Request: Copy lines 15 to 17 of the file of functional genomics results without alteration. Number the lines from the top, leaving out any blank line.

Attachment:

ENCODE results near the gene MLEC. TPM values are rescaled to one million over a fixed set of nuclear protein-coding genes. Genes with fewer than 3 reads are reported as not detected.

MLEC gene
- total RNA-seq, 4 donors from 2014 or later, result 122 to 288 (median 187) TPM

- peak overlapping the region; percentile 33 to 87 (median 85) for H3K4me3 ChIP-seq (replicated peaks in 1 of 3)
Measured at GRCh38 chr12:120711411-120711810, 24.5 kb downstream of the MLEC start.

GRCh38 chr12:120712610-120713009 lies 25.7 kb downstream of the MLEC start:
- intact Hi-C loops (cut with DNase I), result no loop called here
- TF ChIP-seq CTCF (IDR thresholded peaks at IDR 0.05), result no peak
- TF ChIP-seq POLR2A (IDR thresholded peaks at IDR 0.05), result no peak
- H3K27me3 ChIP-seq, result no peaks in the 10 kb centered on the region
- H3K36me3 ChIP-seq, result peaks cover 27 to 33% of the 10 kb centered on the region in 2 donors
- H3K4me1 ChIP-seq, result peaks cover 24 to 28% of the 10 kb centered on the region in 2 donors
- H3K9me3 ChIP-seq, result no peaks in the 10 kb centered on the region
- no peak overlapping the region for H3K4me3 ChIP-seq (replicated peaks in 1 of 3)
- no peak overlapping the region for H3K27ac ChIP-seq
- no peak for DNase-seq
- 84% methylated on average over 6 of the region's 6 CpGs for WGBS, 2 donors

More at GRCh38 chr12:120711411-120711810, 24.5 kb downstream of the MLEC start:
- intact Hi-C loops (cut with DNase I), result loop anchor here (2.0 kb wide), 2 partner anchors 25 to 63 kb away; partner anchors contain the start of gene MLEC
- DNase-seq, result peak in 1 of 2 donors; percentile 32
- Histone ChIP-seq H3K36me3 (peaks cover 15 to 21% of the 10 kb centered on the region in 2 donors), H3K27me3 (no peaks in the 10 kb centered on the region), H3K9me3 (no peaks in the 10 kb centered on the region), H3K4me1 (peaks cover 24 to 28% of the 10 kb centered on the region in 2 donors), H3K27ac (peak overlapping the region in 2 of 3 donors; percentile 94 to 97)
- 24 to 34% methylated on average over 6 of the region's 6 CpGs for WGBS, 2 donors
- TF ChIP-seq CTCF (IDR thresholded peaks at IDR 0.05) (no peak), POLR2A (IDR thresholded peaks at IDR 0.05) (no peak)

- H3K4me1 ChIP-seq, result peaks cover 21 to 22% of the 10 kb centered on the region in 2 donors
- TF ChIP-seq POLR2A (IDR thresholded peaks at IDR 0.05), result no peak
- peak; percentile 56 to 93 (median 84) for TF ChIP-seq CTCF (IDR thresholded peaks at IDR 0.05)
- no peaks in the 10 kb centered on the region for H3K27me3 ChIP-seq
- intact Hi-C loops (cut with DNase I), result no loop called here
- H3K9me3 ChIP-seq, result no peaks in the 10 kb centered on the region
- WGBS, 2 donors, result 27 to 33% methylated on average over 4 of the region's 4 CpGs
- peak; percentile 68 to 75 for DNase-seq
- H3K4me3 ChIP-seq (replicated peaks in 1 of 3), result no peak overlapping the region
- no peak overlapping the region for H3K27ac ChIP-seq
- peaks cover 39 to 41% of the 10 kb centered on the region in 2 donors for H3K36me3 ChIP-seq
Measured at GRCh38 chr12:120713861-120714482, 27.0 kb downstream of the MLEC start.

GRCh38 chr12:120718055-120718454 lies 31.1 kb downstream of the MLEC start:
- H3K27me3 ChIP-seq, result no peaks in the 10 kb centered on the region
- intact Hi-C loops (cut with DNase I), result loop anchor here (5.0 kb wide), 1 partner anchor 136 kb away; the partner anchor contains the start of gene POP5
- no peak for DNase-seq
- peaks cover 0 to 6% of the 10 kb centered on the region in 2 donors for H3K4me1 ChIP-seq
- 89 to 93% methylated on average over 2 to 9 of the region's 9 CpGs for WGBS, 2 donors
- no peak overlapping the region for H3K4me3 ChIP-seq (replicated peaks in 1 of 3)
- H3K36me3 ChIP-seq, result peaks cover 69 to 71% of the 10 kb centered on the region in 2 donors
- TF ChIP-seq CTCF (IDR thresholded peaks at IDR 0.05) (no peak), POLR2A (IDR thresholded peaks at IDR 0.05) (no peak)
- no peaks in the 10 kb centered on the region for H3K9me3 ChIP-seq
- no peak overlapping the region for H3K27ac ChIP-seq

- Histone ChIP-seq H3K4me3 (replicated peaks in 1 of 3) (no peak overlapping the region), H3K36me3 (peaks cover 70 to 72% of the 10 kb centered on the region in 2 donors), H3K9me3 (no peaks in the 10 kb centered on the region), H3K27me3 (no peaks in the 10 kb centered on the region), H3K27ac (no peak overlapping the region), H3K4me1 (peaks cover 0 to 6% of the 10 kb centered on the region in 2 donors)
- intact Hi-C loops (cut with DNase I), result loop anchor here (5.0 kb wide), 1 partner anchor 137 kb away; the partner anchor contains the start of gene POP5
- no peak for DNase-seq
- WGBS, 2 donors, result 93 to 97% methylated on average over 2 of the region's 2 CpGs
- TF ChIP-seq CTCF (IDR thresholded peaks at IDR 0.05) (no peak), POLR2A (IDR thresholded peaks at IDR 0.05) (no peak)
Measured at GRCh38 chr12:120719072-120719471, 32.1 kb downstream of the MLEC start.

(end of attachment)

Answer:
- no peak overlapping the region for H3K27ac ChIP-seq
- no peak for DNase-seq
- 84% methylated on average over 6 of the region's 6 CpGs for WGBS, 2 donors